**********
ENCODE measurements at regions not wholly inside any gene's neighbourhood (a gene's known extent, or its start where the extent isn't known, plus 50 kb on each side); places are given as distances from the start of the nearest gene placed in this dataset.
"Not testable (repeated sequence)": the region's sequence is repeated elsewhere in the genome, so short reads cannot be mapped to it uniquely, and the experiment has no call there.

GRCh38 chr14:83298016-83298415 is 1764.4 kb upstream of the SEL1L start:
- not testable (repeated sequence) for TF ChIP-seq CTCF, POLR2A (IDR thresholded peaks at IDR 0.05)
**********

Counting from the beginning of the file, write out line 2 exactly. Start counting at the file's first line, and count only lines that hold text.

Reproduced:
"Not testable (repeated sequence)": the region's sequence is repeated elsewhere in the genome, so short reads cannot be mapped to it uniquely, and the experiment has no call there.